KCF Technologies has developed an energy-scavenging ankle component for the prosthetic that will self-charge the microprocessor’s batteries during walking, and thereby increase realization of the advantages of an advanced microprocessor-controlled lower-limb prosthetic. This technology is an attractive next-generation application for the energy-scavenging technology because of the need for self-charging batteries and the availability of spare energy from walking, running, and other human motion. The power harvesting device is designed to replace stiffness in the ankle, so there is no noticeable effect on the apparent stiffness, damping, or other dynamic behavior of the ankle or knee. Electroactive Polymers (EAP) as Artificial Muscles (EPAM) for Robot Applications. Having previously written about various artificial muscle technologies, I'd like to examine the electroactive polymer (EAP) variant in more detail.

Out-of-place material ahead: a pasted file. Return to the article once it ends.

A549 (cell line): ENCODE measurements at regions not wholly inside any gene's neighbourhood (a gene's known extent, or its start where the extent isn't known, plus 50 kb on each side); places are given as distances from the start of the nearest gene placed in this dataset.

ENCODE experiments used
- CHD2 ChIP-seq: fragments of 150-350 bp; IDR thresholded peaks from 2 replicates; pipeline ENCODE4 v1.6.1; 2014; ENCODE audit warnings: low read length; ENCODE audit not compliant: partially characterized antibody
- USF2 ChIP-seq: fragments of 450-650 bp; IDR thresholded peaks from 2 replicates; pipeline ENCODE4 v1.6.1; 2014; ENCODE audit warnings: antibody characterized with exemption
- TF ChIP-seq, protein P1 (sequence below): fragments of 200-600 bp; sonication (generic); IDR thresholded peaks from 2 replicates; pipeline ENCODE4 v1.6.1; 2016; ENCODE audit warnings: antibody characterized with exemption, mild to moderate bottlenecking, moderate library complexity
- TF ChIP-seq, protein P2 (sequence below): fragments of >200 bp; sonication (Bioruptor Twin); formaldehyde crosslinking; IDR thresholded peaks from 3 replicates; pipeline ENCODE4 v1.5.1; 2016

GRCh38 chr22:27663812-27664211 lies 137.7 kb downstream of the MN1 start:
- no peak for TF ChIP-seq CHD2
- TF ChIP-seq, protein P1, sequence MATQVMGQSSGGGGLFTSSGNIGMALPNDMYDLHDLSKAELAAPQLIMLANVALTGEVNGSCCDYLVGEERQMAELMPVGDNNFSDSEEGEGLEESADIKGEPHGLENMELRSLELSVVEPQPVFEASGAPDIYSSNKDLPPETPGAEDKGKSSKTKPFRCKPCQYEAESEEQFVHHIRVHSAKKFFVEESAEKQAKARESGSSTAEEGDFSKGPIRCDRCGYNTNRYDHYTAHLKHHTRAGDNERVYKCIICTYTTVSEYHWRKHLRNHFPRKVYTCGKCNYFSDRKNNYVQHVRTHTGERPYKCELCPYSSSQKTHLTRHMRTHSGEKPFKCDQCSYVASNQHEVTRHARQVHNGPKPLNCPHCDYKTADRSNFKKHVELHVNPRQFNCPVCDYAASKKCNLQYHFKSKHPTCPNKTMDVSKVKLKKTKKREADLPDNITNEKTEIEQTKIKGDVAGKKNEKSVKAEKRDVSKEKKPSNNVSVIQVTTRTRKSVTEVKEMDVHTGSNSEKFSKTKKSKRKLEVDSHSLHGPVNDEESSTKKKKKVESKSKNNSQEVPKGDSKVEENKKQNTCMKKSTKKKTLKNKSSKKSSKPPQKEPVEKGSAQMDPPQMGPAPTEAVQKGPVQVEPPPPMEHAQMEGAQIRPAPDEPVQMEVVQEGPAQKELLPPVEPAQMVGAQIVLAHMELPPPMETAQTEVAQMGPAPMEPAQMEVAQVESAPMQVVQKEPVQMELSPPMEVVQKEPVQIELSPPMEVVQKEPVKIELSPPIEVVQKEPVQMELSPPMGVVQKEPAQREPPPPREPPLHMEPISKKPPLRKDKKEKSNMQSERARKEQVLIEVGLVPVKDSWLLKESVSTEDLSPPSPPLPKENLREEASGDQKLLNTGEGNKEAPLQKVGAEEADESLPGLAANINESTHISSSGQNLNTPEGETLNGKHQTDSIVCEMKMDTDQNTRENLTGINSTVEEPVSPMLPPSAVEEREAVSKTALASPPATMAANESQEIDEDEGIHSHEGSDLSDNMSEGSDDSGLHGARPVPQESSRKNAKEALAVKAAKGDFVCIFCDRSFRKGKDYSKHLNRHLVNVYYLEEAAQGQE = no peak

I'll briefly discuss how EAPs function, then move on to myriad examples of EAPs used in robotics applications, including: biomimetic robot eyes, childrens' toys, and flapping-wing ornithopters. I'll also look at electroactive polymer artificial muscles (EPAM) that were invented at SRI International and subsequently spun off to startup Artificial Muscle, Inc. In my favorite example, a hexapod walker was constructed at SRI whose muscles are used for both structural support in addition to actuation. Now if they could also function as energy storage devices, they'd be the ultimate biological analog. Blog Archive » Electroactive Polymer Technology Developed in Sweden Finds New Berth in Galway. February 13, 2009 – 2:16 am A couple years ago, while researching an article on biomaterials, I stumbled on intriguing information on a polymer that could swell and contract in response to a small electrical stimulus.